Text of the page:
Farm Ireland

Sunday 25 February 2018

Shock co-op boss exit after milk price row

Kerry Group chief Stan McCarthy steps down from Kerry Co-op as 'thirteenth payment' row rumbles on

Kerry Group chief executive Stan McCarthy stepped down from his role as chief executive of the farmers' body, Kerry Co-op.
Kerry Group chief executive Stan McCarthy stepped down from his role as chief executive of the farmers' body, Kerry Co-op.
Louise Hogan

Louise Hogan

An increasingly heated row over the milk price being paid to dairy farmers has seen a bitter division emerge between the multi-billion euro Kerry Group and its founding co-op, with Stan McCarthy stepping down as chief executive of the Kerry Co-op.

It is feared the move will see milk suppliers' direct access to the head of the global ingredients maker significantly reduced.

The relations between the co-op and management at Kerry Group have become increasingly strained in recent times as farmers feel management has rowed back on a promise they stress was given to pay "the leading milk price". However, the recent row over the 'thirteenth payment' which Kerry's 3,300 farmer suppliers feel was needed to top-up last year's milk price is believed to have culminated in the recent move.

The issue of the 'thirteenth payment' is due to go to mediation after no resolution was found.

Mr McCarthy, who commanded a package of €4.23m last year including bonuses, has resigned as chief executive of the co-op. However, the longstanding company secretary will continue to provide services to the co-op.

"It is a big blow for dairy farmers as they have lost access to the chief executive," a farmer close to the ongoing row said.

"It is a loss of influence for farmers."

A spokesman for the Kerry Group confirmed Mr McCarthy had stepped back from his role with the co-op.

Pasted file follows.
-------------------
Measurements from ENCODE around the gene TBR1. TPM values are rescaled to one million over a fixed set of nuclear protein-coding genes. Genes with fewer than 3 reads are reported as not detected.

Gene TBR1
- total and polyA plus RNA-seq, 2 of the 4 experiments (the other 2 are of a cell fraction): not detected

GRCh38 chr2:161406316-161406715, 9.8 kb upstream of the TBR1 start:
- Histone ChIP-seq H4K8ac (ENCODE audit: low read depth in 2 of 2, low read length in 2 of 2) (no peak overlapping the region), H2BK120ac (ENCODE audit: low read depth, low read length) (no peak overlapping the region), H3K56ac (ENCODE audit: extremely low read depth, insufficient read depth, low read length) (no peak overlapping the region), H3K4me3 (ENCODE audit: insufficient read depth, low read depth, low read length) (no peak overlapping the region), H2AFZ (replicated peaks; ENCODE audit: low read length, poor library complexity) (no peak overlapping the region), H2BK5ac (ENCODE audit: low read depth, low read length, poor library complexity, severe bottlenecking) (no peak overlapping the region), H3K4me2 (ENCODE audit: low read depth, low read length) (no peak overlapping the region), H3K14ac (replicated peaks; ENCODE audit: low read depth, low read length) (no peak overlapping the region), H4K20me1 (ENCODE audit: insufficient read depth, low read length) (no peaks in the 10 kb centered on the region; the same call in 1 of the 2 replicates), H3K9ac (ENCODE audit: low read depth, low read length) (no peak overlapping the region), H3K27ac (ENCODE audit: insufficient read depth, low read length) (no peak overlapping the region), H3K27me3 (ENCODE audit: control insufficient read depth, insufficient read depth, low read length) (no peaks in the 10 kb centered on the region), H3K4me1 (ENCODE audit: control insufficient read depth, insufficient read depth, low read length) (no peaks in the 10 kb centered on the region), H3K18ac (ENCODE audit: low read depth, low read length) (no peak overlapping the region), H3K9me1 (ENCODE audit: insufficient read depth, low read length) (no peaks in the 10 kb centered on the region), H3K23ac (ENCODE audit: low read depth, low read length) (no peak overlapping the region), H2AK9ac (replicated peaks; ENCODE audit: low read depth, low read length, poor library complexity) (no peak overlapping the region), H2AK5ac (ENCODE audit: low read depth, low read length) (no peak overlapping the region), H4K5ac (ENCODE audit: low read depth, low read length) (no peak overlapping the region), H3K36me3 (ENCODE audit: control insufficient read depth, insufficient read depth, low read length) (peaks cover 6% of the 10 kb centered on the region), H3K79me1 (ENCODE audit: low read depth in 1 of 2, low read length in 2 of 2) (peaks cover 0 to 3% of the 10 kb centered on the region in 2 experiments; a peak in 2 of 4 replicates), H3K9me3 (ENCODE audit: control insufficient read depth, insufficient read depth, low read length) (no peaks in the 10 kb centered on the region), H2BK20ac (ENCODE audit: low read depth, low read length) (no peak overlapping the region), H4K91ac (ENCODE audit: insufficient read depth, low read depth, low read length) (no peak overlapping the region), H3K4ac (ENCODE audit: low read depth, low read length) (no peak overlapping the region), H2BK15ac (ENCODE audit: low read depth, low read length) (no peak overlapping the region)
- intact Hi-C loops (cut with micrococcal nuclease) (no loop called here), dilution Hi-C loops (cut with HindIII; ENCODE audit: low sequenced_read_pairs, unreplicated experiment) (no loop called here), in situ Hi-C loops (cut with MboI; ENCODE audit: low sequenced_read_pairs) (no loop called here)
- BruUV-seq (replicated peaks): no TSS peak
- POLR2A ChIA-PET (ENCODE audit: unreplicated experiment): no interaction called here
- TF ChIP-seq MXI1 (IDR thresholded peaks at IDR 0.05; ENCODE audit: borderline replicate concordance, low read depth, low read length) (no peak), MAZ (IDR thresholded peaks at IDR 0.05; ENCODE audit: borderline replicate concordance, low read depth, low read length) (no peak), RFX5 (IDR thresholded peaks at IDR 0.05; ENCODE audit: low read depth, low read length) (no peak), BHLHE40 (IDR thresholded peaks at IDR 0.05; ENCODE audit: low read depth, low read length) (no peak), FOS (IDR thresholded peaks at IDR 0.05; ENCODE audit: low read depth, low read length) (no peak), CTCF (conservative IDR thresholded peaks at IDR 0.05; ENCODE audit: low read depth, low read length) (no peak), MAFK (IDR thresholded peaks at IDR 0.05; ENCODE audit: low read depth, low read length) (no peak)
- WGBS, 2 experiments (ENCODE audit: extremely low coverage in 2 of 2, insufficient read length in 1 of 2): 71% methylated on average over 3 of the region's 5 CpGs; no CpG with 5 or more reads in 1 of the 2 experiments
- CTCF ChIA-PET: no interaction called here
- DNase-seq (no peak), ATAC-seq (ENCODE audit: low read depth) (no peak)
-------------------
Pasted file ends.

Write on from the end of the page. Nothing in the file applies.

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However, they declined to comment on the reasons behind the move or the suggestions the relationship between the Kerry Group and the co-op has become fractured in recent months.

"Mr McCarthy is chief executive of Kerry Group plc which runs the Kerry group. We have regular meetings with all our group shareholders," the spokesman said.

"Stan McCarthy and other executives here have constantly engaged with the co-op and provided executive support to them.

"We will continue to engage with all shareholders and milk suppliers."

The spokesman said that Mr McCarthy's position with the co-op did not need to be formally maintained.

"It is not related to our commitment to milk suppliers. We are fully committed to those commitments through the Kerry milk price contract," he said.

The co-op still holds a 13.7pc stake of around 24 million shares in the Kerry Group plc which is valued at €1.8bn, while farmer shareholders are estimated to hold an additional 30pc of the shares in the group after a number of spin-outs.

Farmers feel the Kerry price lagged behind the west Cork co-ops last year.

The payment dates back to 2011 when a move was made to reduce the co-op holding in the plc to below 20pc which had to be passed by the majority. Farmers say Mr McCarthy promised to pay "the leading milk price" on a like-for-like basis with other processors.

"The leading milk price on a like-for-like basis is defined in our milk price contract which was approved by the board and recommended by the board and signed by milk suppliers - Kerry Group maintains it will fully honour its commitments in relation to that as per our contract," the Kerry Group spokesman said.

The Kerry Group will maintain secretarial services to the co-op, which it is understood to have valued at close to €1m a year.

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